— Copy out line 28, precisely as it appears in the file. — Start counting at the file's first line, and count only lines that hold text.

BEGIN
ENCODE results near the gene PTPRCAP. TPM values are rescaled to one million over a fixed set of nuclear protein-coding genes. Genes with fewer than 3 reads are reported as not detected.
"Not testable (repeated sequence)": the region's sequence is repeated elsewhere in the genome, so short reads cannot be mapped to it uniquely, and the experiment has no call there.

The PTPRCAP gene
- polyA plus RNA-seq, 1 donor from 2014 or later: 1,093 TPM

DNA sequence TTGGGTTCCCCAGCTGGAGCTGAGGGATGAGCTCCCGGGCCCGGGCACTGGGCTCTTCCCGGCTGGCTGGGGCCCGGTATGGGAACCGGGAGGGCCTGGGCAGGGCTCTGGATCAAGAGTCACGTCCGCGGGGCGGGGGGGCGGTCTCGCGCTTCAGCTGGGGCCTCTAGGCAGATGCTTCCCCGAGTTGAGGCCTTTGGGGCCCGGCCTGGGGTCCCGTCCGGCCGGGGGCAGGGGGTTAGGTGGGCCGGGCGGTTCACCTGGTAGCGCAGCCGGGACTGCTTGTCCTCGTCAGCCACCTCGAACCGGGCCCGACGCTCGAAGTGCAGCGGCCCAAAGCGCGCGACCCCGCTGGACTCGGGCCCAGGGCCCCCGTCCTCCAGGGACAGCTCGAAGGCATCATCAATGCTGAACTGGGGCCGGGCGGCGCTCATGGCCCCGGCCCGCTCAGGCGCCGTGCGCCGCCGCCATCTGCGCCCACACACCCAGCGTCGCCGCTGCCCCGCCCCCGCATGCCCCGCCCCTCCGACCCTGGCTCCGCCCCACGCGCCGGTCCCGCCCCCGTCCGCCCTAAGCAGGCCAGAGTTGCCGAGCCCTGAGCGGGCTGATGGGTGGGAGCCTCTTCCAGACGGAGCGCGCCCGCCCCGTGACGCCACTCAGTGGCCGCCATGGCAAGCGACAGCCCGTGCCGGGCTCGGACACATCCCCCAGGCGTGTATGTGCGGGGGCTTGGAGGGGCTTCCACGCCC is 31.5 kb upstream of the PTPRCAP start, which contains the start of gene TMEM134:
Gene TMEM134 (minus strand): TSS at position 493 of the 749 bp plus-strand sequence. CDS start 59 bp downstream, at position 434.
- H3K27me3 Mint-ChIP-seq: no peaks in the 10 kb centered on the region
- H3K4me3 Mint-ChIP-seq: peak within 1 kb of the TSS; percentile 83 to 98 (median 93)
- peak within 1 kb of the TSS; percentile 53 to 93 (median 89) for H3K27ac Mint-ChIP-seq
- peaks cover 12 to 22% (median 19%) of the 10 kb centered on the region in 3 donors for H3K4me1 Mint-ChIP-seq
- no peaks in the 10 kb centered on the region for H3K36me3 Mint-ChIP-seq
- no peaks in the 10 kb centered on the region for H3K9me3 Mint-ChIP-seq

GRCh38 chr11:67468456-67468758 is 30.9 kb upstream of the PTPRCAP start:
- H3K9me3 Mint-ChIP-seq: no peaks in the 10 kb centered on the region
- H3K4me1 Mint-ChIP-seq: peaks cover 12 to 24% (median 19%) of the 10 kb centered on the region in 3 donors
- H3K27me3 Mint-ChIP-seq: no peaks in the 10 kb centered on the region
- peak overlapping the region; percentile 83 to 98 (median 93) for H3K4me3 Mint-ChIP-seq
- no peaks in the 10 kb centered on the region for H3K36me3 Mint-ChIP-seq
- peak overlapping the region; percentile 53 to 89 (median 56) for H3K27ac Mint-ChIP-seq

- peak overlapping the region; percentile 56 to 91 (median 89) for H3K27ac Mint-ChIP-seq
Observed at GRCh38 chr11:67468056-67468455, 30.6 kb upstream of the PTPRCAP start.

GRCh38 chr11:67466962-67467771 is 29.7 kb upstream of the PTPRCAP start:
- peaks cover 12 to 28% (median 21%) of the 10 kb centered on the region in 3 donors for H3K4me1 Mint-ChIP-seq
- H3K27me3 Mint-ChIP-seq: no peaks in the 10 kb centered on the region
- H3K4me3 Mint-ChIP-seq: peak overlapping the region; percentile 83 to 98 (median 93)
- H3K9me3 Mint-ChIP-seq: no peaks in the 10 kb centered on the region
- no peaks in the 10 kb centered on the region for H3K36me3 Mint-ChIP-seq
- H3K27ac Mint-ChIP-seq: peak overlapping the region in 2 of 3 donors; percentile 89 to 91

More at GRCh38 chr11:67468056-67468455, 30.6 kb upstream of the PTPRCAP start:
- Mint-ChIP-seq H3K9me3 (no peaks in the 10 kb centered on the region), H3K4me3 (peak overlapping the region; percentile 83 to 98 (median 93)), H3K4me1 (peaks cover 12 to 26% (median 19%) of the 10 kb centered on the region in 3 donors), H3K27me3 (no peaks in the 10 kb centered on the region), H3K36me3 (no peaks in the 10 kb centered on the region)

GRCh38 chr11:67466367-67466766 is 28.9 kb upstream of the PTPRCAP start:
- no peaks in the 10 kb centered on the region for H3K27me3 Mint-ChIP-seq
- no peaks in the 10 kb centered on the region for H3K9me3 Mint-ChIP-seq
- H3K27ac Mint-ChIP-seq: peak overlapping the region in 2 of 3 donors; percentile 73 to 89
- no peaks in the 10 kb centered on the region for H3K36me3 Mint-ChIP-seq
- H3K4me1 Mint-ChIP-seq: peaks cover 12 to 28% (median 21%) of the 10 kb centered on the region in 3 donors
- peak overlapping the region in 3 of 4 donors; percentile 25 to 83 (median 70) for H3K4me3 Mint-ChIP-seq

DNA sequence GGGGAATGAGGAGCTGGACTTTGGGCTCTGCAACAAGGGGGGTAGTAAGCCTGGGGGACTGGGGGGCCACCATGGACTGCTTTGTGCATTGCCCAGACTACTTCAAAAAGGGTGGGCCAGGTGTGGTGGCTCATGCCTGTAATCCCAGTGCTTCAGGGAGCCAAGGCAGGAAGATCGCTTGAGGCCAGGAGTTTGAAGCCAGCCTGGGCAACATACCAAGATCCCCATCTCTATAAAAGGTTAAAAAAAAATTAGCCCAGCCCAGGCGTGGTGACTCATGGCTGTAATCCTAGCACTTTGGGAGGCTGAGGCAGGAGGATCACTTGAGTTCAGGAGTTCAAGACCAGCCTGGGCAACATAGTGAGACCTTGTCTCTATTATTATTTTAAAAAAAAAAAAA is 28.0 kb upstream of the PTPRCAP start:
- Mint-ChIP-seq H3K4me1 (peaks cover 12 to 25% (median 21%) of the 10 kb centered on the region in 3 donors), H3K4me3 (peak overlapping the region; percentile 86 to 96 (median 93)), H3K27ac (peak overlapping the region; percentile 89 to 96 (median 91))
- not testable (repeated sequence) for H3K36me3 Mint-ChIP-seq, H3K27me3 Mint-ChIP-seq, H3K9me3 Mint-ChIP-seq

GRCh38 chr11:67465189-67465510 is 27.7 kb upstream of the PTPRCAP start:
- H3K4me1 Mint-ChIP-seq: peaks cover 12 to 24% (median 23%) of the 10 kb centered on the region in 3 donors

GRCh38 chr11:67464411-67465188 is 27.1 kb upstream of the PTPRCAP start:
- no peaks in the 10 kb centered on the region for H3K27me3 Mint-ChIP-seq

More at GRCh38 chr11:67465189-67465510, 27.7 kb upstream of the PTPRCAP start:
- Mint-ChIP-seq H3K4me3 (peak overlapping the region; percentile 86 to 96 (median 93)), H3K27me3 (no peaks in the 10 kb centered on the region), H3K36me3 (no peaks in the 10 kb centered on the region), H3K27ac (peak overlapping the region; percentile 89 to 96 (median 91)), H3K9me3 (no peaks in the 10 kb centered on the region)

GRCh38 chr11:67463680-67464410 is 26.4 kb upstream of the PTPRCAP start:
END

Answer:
- H3K27ac Mint-ChIP-seq: peak overlapping the region in 2 of 3 donors; percentile 89 to 91